Unusual – that’s the word friends and family most often use to describe me. It’s a characterization I appreciate rather thoroughly because when I was in K-12 school, ‘unusual’ rendered out of classmates and teachers as other things like weird, strange, and worthy of reviewing ink blots. My ideas in class caused others to challenge the teaching. Out on the playground, they caused fights and made friends.
I think everyone is unusual, and some people show or hide their unusual parts less or more. I’m a more, as in more open about showing and telling.
It’s not just unusual thoughts I conjure, it’s everything. I cook differently, think in such a way that once disparate connections become close-knit, and keep my walls mostly bare by design. I even work differently. When others look at the food I cook, examine my blank walls, or wonder how I connected something, I’ve heard all manner of other characterizations, ranging from crazy to random, from ick! to oh!, and many expressions of bewilderment and wonder. Occasionally, I hear the word ‘brilliance’, and those are the rare moments when I know I’m like everyone else.
I used to think I was the same as everybody else, but after hearing I am different from pretty much all quarters, I’ve finally just embraced the idea. It’s good to be different.
In our youth we are taught that we are all the same. In our teens, we learn to be part of a group. As adults, we are taught to differentiate ourselves in order to be valuable. The paradoxical teaching is during teen and early [20-40] adult years wherein we are simultaneously taught to fit in and stand out. These are diametrically opposed teachings.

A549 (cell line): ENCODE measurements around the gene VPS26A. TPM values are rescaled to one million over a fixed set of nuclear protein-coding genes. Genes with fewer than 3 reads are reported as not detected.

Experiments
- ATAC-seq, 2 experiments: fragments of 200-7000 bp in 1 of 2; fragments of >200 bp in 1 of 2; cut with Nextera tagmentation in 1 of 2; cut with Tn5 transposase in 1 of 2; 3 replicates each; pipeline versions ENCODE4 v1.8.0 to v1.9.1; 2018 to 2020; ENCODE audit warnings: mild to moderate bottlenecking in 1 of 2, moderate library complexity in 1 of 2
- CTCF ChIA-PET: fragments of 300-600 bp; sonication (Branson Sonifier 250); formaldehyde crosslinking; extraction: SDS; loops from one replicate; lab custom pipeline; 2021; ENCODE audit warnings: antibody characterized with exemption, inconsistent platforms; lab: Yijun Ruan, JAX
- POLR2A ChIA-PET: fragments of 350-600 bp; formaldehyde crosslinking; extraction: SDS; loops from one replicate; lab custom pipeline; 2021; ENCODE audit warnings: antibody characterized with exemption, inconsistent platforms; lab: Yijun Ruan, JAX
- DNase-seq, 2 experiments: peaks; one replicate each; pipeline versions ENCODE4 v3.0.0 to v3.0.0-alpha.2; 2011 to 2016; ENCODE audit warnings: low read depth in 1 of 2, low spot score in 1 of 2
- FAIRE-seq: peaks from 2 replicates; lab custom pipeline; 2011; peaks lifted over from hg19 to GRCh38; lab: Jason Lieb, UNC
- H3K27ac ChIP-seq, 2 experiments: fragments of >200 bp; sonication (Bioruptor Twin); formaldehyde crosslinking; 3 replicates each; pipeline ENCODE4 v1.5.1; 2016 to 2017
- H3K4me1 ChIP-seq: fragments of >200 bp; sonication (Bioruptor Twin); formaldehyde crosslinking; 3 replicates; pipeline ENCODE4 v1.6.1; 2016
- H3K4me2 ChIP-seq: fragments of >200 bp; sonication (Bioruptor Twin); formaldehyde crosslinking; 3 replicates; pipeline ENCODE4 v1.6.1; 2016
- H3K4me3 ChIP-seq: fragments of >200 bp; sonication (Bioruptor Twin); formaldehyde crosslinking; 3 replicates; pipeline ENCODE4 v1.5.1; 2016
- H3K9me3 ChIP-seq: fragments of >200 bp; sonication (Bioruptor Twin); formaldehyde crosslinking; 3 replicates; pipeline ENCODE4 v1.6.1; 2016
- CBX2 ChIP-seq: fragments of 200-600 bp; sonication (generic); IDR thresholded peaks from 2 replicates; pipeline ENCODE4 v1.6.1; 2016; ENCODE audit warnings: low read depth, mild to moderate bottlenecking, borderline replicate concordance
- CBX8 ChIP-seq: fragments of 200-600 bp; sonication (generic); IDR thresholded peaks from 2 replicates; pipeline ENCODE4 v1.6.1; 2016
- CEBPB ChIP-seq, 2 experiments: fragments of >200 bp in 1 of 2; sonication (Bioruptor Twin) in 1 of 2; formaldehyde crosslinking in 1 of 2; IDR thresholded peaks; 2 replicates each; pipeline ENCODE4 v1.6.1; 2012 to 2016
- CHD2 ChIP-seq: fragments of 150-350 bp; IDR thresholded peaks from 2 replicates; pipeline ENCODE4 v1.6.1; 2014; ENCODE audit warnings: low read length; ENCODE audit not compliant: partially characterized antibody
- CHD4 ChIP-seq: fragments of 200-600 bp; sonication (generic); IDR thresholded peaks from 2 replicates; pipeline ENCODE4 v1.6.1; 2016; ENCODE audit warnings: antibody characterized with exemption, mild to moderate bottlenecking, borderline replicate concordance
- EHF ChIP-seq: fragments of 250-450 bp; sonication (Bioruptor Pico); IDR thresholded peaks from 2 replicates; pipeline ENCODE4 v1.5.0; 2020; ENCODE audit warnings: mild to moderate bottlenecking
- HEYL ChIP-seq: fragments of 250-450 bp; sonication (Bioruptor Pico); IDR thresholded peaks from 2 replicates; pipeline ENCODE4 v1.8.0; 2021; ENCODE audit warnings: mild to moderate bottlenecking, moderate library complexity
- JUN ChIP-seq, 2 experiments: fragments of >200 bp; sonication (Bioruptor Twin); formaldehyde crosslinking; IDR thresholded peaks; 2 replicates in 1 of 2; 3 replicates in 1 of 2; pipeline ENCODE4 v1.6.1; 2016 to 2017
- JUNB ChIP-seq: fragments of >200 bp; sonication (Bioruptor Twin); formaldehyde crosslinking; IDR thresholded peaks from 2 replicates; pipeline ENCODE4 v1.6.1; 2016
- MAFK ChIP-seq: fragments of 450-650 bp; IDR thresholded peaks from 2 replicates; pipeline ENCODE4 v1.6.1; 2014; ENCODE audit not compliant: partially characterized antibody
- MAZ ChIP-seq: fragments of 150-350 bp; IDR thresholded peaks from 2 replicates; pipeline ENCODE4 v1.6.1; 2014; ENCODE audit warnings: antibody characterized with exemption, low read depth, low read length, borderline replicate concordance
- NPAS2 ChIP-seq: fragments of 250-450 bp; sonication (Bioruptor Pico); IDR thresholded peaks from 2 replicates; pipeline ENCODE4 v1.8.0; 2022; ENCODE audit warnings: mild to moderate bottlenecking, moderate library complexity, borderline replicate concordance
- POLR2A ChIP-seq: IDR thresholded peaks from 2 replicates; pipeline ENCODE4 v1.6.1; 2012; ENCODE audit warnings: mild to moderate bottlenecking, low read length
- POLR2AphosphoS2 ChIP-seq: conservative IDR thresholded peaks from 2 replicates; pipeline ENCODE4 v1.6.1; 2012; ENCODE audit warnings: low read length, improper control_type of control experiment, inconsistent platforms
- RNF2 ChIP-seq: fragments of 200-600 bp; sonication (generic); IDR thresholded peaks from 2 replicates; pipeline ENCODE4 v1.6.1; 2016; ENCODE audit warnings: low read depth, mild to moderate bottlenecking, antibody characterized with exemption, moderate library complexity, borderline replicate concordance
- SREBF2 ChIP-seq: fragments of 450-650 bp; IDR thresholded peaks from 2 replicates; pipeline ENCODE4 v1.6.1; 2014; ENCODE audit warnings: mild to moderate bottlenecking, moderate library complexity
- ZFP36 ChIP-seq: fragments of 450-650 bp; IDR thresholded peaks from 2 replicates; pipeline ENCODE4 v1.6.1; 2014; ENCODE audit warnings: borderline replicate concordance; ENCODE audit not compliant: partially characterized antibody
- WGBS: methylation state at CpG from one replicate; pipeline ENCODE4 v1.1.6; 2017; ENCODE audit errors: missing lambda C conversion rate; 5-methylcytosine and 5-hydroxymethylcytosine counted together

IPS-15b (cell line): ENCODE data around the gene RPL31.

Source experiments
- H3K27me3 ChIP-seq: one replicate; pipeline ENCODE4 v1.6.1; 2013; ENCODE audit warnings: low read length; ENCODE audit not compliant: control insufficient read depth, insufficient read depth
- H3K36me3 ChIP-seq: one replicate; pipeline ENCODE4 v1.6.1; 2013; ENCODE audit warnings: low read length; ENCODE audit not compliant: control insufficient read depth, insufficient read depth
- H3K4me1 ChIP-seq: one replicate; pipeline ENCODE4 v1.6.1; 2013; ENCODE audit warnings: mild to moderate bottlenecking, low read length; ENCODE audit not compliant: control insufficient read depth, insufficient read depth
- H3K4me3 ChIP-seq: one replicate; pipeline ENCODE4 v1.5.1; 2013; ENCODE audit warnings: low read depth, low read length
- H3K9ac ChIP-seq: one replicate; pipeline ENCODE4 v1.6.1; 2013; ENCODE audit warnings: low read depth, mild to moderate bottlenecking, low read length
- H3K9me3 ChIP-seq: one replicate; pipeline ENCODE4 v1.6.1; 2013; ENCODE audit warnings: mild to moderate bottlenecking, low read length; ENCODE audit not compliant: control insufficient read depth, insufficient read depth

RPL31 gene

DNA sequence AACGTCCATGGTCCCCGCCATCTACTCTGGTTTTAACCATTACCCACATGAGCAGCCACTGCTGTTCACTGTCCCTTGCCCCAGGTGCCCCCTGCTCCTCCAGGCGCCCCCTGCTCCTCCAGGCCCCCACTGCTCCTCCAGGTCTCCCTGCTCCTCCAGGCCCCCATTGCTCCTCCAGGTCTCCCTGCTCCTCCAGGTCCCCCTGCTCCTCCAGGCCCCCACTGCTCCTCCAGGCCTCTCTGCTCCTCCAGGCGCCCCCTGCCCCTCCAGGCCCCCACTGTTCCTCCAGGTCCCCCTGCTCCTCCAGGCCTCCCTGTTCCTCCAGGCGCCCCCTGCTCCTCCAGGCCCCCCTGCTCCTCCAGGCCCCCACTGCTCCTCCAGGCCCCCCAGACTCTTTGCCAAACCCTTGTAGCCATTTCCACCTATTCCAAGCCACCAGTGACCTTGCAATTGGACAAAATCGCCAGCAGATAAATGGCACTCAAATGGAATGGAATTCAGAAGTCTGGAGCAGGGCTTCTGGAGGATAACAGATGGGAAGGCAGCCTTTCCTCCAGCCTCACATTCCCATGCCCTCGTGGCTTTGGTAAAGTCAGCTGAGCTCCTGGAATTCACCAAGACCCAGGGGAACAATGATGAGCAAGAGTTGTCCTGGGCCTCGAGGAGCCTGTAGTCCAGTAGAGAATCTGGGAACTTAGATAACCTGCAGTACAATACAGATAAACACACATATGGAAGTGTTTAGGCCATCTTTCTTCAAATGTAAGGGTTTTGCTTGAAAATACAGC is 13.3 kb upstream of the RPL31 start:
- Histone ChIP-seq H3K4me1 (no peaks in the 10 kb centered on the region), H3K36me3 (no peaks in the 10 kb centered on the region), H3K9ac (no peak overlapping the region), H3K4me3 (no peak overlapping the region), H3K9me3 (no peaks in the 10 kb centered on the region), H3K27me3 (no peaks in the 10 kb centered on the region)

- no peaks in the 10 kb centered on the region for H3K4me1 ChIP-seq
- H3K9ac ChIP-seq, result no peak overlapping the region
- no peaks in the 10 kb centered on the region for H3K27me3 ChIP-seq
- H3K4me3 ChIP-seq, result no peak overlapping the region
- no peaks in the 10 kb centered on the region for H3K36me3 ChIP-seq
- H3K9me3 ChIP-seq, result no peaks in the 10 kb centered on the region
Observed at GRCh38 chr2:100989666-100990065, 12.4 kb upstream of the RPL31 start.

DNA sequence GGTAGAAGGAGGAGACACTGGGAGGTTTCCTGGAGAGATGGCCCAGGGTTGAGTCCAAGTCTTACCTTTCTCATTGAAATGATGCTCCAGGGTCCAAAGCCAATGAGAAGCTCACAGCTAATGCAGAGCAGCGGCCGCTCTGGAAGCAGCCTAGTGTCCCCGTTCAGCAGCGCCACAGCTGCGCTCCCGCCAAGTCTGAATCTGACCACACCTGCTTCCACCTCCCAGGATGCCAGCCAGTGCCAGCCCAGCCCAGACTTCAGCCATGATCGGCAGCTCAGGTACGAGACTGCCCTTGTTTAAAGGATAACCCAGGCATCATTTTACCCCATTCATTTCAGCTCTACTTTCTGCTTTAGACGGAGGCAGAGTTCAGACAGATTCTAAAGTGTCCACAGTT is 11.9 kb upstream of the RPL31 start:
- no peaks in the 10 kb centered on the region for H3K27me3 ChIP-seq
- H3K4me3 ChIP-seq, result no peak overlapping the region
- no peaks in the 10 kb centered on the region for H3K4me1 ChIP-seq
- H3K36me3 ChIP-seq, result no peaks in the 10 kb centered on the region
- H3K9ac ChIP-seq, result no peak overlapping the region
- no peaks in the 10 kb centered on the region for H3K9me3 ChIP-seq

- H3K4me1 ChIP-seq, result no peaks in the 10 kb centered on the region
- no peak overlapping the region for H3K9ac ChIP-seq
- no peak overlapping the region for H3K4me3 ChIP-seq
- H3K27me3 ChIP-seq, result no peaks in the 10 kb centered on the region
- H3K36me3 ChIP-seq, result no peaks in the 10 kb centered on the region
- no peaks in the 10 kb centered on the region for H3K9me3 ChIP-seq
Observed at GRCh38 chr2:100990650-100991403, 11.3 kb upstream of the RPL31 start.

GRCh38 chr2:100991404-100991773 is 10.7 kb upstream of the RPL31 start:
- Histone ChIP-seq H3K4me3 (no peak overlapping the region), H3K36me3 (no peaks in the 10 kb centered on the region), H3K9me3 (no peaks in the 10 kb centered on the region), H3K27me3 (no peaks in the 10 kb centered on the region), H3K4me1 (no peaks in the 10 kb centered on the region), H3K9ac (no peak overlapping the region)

To succeed, you have to choose a side, right or left. I chose the outside. You have to choose if you are a leader or a follower. I chose to lead myself and encourage others to follow their own version of bliss. You have to choose to be quiet or speak up. I chose to write. What are your choices?
I enjoy the offerings from others that provide springboards or connective ideas. King Solomon said there are no new things under the sun, but he didn’t mention non-things. Non-things are ideas, concepts, thought connections.
Sometimes you have to unlearn what you know in order to make new connections. Embrace the weird, accept the different, and know that both can help enhance your own human experience. When you put your own weird ideas out into the world, you can manifest positive experiences for others, and it may even come back to you.
Non-things are being created all the time, every day, by all of us. Your idea may be inspired by someone else’s brilliance, one building on the other, neither of them entirely possible without what came before, though inevitable if you seek it.
This is why it’s so important to discover what matters to you, to find your path or tool for speaking up, find your inspiration, create your non-things, concepts, ideas, be weird, and make connections that advance the dialog.
If we could all openly acknowledge what inspired our own brilliance or connections, maybe we would help others do the same. What is inspiring you at the moment?
Kelly Hobkirk - teaching marketers how to harness strategy, goals, reality, and purpose to connect and do better work.
Kelly Hobkirk has been helping companies succeed in creative ways for nearly 25 years. His work has been featured in Time Magazine, and books by Rockport and Rotovision. Get exclusive articles when you sign up for his monthly newsletter.